Media analyst firm Screen Digest estimates that in-game advertisement spending will reach a combined $1bn within five years.
Phew, that's a lot of in-game billboards. It doesn't seem like it's been all that long since we first heard rumors about advertisements for real-life products being displayed in a virtual space. Since then, ad gurus have struggled to catch up after the dawning realization that the crucial 18-to-25 year-old male demographic has ditched TV for a more interactive form of entertainment.
Where they go, the ad money follows. And quite a bit of ad money has followed them to videogames. In-game advertisements proudly hawk a variety of different products: Some advertise other games by the same studio, some advertise wholly unrelated products, and, well, some advertise President Barack Obama.
Despite "short-term softness" in the advertising industry this year thanks to the global economic downturn, analysts at Screen Digest predict that in-game ads are here to stay, and will only become more and more commonplace - especially as the economy picks back up again. Within five years, say the analysts, ad agencies will be spending a total $1 billion on all in-game advertising, seeing it as a way to tout their products to those who are becoming "increasingly hard to reach via other media." That's ad-speak for "we wish you would go back to watching TV again, guys," by the way.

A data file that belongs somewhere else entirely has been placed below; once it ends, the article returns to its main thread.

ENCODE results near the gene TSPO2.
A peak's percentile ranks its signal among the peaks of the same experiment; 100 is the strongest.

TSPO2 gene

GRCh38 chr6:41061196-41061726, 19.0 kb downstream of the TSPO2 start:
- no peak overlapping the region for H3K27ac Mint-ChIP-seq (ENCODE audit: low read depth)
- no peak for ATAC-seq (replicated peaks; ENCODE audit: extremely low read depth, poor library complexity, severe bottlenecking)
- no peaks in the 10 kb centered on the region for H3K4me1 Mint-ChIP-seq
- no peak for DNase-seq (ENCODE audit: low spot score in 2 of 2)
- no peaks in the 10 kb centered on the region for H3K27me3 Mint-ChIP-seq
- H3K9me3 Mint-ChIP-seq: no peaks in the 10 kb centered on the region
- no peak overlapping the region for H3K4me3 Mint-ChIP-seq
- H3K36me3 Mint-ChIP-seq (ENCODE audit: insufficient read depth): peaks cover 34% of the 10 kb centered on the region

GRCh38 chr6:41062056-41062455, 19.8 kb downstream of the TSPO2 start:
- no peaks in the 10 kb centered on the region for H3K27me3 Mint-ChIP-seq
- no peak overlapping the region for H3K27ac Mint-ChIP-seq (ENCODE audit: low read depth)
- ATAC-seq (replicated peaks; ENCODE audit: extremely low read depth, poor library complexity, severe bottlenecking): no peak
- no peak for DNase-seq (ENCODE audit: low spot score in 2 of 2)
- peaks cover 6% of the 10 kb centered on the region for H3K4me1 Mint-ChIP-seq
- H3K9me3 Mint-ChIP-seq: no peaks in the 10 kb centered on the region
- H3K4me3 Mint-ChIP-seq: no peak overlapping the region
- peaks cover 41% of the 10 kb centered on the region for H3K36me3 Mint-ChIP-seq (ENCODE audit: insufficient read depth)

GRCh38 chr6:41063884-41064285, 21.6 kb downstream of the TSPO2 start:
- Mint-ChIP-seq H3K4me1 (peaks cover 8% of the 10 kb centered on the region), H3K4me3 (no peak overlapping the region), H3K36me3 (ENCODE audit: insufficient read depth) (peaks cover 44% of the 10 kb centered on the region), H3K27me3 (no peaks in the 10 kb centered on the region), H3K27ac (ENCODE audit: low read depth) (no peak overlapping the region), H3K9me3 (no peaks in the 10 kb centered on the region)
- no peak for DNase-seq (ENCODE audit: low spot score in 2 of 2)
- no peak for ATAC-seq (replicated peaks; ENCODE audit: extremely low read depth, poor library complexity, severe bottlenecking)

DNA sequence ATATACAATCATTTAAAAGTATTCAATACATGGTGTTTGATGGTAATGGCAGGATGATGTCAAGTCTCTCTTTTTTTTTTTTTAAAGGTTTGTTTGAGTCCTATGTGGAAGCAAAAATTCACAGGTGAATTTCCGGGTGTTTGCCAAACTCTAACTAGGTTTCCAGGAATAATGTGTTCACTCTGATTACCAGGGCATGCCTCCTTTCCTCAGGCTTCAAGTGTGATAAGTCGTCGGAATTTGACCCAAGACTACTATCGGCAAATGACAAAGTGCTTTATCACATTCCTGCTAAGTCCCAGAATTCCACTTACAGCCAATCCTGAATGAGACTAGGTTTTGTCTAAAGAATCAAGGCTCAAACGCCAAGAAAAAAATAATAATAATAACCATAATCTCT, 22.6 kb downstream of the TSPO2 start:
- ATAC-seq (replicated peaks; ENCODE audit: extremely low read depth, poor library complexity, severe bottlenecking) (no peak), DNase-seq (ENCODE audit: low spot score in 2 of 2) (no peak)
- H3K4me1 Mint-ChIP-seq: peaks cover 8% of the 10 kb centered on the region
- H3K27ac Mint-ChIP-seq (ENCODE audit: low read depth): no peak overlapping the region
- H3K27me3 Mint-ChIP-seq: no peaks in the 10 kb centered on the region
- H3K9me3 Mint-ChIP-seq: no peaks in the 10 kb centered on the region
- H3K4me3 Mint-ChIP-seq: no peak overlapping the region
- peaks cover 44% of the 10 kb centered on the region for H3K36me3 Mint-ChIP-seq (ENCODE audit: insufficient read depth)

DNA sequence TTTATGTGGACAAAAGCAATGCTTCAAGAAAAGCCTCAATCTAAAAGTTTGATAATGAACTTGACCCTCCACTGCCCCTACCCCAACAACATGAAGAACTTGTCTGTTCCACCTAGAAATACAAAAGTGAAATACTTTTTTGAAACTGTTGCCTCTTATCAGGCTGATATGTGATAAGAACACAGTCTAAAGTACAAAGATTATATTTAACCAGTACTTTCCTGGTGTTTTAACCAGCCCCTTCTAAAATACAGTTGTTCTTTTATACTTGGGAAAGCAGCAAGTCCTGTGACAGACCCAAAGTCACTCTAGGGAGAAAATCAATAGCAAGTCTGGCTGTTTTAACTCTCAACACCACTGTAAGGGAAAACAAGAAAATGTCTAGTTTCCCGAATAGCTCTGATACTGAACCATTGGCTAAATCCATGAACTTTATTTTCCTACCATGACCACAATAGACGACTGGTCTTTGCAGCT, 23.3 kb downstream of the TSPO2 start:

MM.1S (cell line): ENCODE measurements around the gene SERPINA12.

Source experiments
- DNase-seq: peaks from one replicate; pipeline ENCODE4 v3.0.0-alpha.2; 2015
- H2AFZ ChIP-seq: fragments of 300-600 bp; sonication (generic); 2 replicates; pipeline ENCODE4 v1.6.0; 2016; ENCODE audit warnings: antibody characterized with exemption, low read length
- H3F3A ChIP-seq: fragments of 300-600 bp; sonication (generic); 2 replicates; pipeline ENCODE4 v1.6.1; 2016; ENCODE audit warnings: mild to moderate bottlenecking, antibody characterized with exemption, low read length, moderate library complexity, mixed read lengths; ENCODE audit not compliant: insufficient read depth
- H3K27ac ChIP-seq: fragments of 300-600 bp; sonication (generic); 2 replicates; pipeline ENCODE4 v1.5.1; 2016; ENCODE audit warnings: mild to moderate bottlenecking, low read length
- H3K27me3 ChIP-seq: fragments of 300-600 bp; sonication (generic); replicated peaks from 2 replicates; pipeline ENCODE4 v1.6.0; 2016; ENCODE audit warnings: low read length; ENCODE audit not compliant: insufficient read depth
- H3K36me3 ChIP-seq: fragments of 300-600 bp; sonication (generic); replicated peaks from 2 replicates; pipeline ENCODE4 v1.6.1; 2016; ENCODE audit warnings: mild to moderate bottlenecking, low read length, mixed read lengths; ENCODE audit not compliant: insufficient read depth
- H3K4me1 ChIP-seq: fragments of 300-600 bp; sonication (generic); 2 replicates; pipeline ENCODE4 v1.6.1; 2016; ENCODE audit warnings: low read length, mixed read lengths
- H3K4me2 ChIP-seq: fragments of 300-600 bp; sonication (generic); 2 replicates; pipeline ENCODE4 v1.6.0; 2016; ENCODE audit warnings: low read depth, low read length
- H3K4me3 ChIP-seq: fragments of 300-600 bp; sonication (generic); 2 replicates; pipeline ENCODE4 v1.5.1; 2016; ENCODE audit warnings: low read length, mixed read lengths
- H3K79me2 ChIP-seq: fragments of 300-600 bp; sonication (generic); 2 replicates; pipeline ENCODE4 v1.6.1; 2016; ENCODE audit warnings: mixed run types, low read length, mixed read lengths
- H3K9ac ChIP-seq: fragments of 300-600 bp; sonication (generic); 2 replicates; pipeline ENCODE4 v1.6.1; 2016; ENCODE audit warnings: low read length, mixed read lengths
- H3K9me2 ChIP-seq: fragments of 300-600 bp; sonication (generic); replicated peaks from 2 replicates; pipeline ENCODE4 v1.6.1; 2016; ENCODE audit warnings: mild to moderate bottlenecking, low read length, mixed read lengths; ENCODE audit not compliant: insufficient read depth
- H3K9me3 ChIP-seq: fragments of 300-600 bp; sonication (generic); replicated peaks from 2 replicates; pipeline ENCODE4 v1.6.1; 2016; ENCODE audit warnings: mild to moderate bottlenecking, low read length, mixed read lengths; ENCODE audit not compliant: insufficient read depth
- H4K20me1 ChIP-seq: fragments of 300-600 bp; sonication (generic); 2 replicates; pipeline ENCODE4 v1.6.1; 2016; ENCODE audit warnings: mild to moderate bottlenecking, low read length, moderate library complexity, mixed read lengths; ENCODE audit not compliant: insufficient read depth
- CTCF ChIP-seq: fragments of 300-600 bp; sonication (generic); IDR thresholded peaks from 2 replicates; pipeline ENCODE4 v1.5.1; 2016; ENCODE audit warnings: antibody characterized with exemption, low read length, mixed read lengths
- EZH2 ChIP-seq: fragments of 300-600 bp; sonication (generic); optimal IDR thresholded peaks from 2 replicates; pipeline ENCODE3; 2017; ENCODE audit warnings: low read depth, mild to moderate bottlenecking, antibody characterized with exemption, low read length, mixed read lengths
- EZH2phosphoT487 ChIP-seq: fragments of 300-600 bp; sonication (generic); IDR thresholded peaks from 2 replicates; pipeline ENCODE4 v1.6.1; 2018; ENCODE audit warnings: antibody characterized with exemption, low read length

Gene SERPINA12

You know, as long as they do it tastefully - and without breaking immersion - I'm fine with it. Real ads lining the stadium walls in a FIFA title, or billboards along the road in the next Need For Speed? That's totally fine, and even helps to further the sense of immersion. Having the androgynous lead character of a standard Square JRPG chug down a brisk can of Coca-Cola before whipping out his Cutco(R) brand sword? Slightly less fine.
Of course, it's a moot point. We'll all be dead by the end of 2012 anyway.